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There will be an overwhelming amount of decisions to be made. Your builder will present many questions and decisions to you along the way. What direction should the tiles be laid? Where do they stop and start? What are the skirting boards, tiled or wood? Pre-empt as many of these decisions as possible by providing the information in advance. Making these decisions under pressure can lead to impulse moves you may regret later. On the other hand, taking too long could hold up the project, costing you time, money and the patience of your builder. No one wants an unhappy builder.

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Inevitably, there will be some questions that can’t be anticipated, but if you communicate well with your builder, they should, where possible, give you time to make a decision without holding up the project. Don’t be afraid to ask their opinion on the best course of action, but don’t feel pressured to compromise on the design if you don’t want to. Give yourself time to deliver. This is one of the classic pitfalls. Deciding on which products and materials to use, the lead times need to be noted. Many pieces of furniture are made to order and can have lead times of up to 12 weeks, sometimes longer. Similarly, tiles and natural stone can take much longer than expected to arrive and products from abroad can encounter hold-ups during transit.

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Custom-made items for a project look fantastic. But cannot be left to the last minute, as an off-the-shelf, next day delivery job. It can be a huge shame if hours, days, weeks have been spent choosing the perfect product, but when the time comes to order, you find it has been sold/discontinued, or will take too long to be delivered, or perhaps you can’t afford it. Then you have to decide whether to hold up the work or compromise by picking something else based on the fact it can be delivered quickly.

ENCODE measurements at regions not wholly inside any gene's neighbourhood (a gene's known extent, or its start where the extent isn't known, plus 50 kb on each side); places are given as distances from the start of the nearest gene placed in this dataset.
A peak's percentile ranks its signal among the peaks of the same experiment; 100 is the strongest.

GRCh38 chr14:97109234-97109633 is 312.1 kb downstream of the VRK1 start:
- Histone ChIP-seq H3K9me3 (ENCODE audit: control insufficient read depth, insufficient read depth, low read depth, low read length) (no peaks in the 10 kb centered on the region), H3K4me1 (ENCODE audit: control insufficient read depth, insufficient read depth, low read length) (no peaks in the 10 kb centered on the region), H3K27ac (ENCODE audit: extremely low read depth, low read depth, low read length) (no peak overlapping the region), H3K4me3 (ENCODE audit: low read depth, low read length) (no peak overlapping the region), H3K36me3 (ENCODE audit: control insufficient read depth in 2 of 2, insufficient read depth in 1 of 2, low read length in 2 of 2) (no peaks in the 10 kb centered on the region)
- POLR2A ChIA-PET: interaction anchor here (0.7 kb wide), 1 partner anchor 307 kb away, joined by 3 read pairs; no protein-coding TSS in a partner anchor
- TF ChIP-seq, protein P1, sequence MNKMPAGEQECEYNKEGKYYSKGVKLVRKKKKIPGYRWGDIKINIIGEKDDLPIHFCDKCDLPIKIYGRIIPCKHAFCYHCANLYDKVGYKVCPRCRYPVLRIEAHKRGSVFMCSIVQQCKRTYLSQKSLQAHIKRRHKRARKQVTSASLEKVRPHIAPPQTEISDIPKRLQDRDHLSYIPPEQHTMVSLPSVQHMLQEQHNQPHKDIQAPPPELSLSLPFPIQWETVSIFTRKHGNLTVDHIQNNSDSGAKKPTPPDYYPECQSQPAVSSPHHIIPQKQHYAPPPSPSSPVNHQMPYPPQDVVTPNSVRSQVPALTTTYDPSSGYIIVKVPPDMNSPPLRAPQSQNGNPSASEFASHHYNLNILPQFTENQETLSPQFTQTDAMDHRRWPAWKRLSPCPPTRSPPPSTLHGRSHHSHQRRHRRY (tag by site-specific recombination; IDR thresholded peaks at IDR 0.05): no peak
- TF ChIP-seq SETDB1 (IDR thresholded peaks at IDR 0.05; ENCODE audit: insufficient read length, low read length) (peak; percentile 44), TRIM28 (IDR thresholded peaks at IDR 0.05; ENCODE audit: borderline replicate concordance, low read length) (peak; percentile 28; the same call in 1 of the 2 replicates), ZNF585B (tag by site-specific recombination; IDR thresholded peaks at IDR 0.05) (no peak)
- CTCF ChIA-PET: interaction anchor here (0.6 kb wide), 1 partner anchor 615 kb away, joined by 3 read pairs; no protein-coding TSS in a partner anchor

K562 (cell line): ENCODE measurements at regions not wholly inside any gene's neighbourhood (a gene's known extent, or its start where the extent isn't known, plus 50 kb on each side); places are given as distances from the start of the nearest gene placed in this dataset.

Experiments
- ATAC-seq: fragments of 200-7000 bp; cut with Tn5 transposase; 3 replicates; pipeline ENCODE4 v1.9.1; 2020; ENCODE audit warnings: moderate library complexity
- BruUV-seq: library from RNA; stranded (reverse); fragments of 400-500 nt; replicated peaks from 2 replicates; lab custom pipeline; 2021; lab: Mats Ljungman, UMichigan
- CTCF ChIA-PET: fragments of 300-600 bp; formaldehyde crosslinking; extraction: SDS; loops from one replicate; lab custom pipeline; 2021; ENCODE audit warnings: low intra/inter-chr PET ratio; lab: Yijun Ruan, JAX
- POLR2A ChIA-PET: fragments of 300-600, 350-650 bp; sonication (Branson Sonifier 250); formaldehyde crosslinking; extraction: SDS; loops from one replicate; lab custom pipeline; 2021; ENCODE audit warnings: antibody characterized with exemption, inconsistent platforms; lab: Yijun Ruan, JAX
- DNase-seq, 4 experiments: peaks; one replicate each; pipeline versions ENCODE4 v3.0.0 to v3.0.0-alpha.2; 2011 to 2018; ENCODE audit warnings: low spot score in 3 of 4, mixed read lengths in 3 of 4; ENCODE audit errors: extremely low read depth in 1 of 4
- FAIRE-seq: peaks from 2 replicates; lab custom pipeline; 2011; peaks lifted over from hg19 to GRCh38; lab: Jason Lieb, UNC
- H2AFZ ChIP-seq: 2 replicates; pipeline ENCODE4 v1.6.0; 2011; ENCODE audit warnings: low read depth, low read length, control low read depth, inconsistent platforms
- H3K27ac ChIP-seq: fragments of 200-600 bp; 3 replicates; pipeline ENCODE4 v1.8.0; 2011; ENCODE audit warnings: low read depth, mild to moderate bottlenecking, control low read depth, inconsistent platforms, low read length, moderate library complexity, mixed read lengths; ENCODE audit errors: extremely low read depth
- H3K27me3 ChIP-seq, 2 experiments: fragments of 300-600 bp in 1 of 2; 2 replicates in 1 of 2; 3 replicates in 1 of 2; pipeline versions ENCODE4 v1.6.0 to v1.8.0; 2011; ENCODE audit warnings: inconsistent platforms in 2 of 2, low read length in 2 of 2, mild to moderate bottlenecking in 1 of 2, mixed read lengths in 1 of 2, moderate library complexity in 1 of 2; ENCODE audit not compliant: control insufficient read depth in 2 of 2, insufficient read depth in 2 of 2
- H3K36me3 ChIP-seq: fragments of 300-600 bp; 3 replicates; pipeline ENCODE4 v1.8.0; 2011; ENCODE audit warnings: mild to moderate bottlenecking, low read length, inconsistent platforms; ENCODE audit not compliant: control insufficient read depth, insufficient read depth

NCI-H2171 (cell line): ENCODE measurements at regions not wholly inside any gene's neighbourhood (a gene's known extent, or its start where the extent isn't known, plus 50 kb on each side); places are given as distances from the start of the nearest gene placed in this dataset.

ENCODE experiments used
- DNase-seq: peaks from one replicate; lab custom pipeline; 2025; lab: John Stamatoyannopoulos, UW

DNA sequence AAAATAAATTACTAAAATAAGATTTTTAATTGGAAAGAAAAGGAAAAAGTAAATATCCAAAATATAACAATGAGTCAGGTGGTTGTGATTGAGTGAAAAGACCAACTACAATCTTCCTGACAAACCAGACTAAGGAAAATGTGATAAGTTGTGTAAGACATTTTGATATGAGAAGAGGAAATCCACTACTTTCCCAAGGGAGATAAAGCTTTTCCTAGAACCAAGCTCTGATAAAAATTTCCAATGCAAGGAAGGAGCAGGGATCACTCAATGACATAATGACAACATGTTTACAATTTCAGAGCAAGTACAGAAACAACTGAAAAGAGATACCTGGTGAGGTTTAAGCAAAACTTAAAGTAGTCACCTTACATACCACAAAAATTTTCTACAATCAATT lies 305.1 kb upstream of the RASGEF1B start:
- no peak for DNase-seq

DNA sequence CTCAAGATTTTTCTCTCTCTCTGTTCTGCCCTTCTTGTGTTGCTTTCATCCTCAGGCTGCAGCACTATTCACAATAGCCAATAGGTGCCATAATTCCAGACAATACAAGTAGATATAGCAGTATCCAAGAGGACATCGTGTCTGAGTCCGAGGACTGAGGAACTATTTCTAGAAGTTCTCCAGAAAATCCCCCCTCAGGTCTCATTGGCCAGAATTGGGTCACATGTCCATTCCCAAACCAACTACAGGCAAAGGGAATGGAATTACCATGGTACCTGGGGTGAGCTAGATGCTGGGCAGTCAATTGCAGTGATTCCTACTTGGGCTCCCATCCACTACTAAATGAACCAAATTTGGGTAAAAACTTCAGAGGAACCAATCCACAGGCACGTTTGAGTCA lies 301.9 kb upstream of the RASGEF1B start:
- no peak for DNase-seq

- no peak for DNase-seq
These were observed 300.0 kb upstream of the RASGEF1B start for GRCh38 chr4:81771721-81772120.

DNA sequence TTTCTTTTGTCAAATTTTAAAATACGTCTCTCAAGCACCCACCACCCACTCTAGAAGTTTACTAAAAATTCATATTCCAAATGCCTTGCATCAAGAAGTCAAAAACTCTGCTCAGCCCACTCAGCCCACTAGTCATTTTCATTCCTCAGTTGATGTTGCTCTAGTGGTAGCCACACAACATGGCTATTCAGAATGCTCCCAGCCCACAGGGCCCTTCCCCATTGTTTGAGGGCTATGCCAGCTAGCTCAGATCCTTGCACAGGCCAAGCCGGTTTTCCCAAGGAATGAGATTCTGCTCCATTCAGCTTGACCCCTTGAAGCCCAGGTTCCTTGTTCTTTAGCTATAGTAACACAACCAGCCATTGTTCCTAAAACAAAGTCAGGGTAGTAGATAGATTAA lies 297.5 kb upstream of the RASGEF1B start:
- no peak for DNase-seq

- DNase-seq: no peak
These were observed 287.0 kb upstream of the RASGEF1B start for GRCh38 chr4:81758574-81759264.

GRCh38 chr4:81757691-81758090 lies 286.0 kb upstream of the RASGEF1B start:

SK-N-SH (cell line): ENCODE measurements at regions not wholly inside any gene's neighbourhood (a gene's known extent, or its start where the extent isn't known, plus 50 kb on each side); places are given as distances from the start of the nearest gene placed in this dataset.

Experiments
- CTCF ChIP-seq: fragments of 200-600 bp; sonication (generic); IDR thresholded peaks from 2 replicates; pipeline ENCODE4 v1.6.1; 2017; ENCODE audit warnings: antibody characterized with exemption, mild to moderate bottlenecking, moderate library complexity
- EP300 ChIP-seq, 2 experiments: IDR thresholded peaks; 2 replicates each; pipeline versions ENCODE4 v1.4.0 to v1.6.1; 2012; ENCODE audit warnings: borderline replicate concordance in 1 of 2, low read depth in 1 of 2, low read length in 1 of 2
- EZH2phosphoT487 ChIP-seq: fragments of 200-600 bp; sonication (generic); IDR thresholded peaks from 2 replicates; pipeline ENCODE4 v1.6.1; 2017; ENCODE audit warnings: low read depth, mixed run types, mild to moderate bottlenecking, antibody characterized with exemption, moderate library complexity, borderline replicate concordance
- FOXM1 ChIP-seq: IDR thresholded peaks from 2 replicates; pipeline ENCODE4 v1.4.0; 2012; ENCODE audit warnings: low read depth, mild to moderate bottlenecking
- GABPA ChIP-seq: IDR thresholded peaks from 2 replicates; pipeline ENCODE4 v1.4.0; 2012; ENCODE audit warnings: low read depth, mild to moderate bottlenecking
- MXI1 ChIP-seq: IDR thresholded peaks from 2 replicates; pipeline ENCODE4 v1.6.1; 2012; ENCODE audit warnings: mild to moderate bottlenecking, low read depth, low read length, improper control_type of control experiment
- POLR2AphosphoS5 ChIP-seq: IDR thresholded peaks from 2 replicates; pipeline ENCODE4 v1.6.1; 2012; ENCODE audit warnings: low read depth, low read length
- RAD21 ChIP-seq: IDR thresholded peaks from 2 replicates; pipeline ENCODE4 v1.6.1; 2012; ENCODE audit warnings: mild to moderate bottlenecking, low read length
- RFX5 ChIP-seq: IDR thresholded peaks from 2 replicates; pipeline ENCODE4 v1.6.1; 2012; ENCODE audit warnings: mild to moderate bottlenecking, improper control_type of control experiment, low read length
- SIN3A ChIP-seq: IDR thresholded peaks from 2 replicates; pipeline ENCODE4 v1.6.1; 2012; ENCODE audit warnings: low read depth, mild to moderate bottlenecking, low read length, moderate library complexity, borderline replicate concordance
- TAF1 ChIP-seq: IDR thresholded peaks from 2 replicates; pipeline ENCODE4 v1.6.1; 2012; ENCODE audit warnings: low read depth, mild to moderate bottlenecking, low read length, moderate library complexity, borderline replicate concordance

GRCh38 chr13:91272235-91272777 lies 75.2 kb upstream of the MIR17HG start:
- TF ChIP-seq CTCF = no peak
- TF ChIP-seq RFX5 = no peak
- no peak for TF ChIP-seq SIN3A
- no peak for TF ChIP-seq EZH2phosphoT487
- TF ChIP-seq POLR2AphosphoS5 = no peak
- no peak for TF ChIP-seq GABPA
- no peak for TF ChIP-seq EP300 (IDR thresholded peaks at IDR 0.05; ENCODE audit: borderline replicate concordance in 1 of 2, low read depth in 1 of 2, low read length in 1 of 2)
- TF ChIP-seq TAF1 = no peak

Even with the very best of intentions, there will almost always be issues that arise during your project that you couldn’t have predicted. So it’s a good idea to factor in a 10% contingency within your budget for these matters, especially with old buildings. Who knows what condition the walls are in behind those kitchen cabinets before you rip them out? Or what might be lurking underneath that carpet when you pull it up? In these situations, it’s important to expect the worst and don’t let it throw you. It is fairly usual for these things happen, know what the options are and make a decision based on the facts. Sometimes contractors will be able to advise on what to do, their opinion and expertise should be trusted to help find the right solution.

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Project managed interiors can be enjoyable and rewarding process, but it also takes experience. You have to be organised, calm under pressure, strategic and confident with numerous and varied suppliers. The time it takes to plan, coordinate and oversee the work can be staggering. If you have qualms about taking it on yourself, then consider allowing the project to be managed. Yes, there will be a fee, but consider that a badly managed project can cost extra time and expense, and you may not achieve the results you were after. As professionals we can take care of everything and allow you to rest easy, knowing you’re in safe hands.